[14] Monthly, Chl-a concentrations were log-transformed to normalize the data. The use of log-transformation is a common practice when dealing with environmental data, which approximately follow a lognormal distribution [Environmental Protection Agency, 1994; Murphy and Morrison, 2002; Ott, 1995]. Bottom DO concentrations did not undergo any transformation.

[15] The Chl-a concentrations across the ModMon stations showed spatiotemporal patterns. Concentrations started out low in the upper section of the estuary before increasing downstream. They reached a maximum around the bend section (between station 120 and station 140 in Figure 1a) before decreasing as nutrient delivery dropped and salinity levels increased. These dynamics were consistent with Chl-a patterns previously documented for the Neuse Estuary [Borsuk et al., 2004; Paerl, 2006; Pinckney et al., 1998; Qian et al., 2000]. The system also showed some seasonal dynamics with early spring and fall blooms and elevated Chl-a concentrations during the summer season [Pinckney et al., 1998]. As expected, the winter season was the least productive (Figure 2a). As was previously observed by Qian and Reckhow [2007], monthly Chl-a levels in the estuary seldom exceed the set water quality standard of 40 μg/L (Figures 2a and 2b).

[16] Bottom DO levels, on the other hand, showed a pronounced temporal pattern with limited spatial structure (Figures 2c and 2d). DO levels in the estuary experienced a summer minima with the median values for June, July, and August all falling below the set 4 mg/L standard (Figure 2c). This drop was mainly due to increased water temperatures, less frequent vertical mixing, and increased bacterial activity in the sediment. These patterns were consistent with those described previously by Borsuk et al. [2001].

2.2. Sampson and Guttorp (SG) Method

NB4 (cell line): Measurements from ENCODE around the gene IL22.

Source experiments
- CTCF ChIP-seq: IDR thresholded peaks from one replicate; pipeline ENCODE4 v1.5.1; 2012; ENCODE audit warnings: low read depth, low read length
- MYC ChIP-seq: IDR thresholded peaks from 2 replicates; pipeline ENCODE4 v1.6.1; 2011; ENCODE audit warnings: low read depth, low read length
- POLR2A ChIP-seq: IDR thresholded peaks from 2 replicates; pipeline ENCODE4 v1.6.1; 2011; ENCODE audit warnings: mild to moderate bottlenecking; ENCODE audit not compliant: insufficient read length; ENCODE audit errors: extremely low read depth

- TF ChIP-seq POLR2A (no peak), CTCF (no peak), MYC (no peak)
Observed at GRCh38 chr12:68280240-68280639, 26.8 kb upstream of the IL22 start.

[17] To deal with potential nonstationarity in the Neuse Estuary, the SG method was used. The SG-method is a nonparametric approach that can estimate the spatial covariance structure for a random field without assuming stationary [Guttorp and Sampson, 1994; Guttorp et al., 1992; Sampson and Guttorp, 1992]. A 1-1 nonlinear smoothing mapping is first constructed from the geographic space (G-Space), where stationary is not assumed, to the dispersion space (D-space), where isotropy is assumed. The mapping process is conducted through an iterative algorithm, where the locations of the gauged locations are redistributes to generate a plane where the spatial dependency of the bivariate random field could be assumed isotropic. The algorithm is run for 1000 iterations; convergence is achieved once the difference between iterations becomes negligible (10−5). Mapping between D-space and geographic space is made possible by means of a thin-plate spline [Wahba and Wendelberger, 1980]. The mapping function is then applied to any two locations in G-space. This allows for the mapping of the ungauged locations to D-space. Note that the SG method ensures that no spatial folding occurs in the mapping process through the selection of an appropriate smoothing parameter (λ). In this study, λ was set to 1. Several studies have shown that the model is not sensitive on the choice of λ [Ainslie et al., 2009; Le and Zidek, 2006; Pollice and Jona Lasinio, 2010]. An exponential semi-variogram was then fit using the D-space calculated distances and the observations at the gauged locations. The semi-variogram model was then used to estimate the dispersion between the ungauged sites and the gauged locations. This permitted extending the spatial covariance to the ungauged sites, resulting in the estimation of the spatial covariance matrix at all locations. Under the SG methodology, the spatial correlations were modeled by an isotropic exponential semivariogram that was fit using the interstation separation distances measured in a deformed plane termed the dispersion space (D-space) [Guttorp and Sampson, 1994; Guttorp et al., 1992; Sampson and Guttorp, 1992].